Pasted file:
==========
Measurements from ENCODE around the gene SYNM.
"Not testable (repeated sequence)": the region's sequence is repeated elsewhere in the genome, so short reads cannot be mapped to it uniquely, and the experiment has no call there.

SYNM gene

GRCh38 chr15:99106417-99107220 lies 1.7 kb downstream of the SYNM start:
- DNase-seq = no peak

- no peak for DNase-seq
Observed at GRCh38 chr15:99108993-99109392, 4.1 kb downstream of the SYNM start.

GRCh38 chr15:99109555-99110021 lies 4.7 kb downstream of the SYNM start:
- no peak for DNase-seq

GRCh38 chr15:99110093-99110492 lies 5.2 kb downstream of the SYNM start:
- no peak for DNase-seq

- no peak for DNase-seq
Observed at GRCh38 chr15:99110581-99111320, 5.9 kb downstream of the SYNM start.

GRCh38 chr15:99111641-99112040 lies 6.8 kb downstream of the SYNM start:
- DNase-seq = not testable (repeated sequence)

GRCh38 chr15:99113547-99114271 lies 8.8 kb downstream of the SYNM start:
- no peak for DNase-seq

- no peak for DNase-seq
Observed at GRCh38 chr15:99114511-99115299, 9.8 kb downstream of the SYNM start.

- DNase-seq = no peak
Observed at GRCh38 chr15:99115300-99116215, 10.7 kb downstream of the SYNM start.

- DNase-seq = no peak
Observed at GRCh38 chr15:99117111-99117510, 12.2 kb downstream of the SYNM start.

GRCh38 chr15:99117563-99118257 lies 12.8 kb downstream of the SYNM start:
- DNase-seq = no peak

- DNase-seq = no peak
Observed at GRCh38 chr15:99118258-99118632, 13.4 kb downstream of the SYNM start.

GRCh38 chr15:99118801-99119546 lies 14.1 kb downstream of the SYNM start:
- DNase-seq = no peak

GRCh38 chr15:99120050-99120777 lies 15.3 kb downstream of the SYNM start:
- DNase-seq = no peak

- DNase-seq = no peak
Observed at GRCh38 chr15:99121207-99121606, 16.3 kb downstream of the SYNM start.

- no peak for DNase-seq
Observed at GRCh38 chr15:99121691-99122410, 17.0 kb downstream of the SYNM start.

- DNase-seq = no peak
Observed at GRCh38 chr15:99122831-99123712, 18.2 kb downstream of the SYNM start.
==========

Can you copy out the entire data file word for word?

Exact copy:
Measurements from ENCODE around the gene SYNM.
"Not testable (repeated sequence)": the region's sequence is repeated elsewhere in the genome, so short reads cannot be mapped to it uniquely, and the experiment has no call there.

SYNM gene

GRCh38 chr15:99106417-99107220 lies 1.7 kb downstream of the SYNM start:
- DNase-seq = no peak

- no peak for DNase-seq
Observed at GRCh38 chr15:99108993-99109392, 4.1 kb downstream of the SYNM start.

GRCh38 chr15:99109555-99110021 lies 4.7 kb downstream of the SYNM start:
- no peak for DNase-seq

GRCh38 chr15:99110093-99110492 lies 5.2 kb downstream of the SYNM start:
- no peak for DNase-seq

- no peak for DNase-seq
Observed at GRCh38 chr15:99110581-99111320, 5.9 kb downstream of the SYNM start.

GRCh38 chr15:99111641-99112040 lies 6.8 kb downstream of the SYNM start:
- DNase-seq = not testable (repeated sequence)

GRCh38 chr15:99113547-99114271 lies 8.8 kb downstream of the SYNM start:
- no peak for DNase-seq

- no peak for DNase-seq
Observed at GRCh38 chr15:99114511-99115299, 9.8 kb downstream of the SYNM start.

- DNase-seq = no peak
Observed at GRCh38 chr15:99115300-99116215, 10.7 kb downstream of the SYNM start.

- DNase-seq = no peak
Observed at GRCh38 chr15:99117111-99117510, 12.2 kb downstream of the SYNM start.

GRCh38 chr15:99117563-99118257 lies 12.8 kb downstream of the SYNM start:
- DNase-seq = no peak

- DNase-seq = no peak
Observed at GRCh38 chr15:99118258-99118632, 13.4 kb downstream of the SYNM start.

GRCh38 chr15:99118801-99119546 lies 14.1 kb downstream of the SYNM start:
- DNase-seq = no peak

GRCh38 chr15:99120050-99120777 lies 15.3 kb downstream of the SYNM start:
- DNase-seq = no peak

- DNase-seq = no peak
Observed at GRCh38 chr15:99121207-99121606, 16.3 kb downstream of the SYNM start.

- no peak for DNase-seq
Observed at GRCh38 chr15:99121691-99122410, 17.0 kb downstream of the SYNM start.

- DNase-seq = no peak
Observed at GRCh38 chr15:99122831-99123712, 18.2 kb downstream of the SYNM start.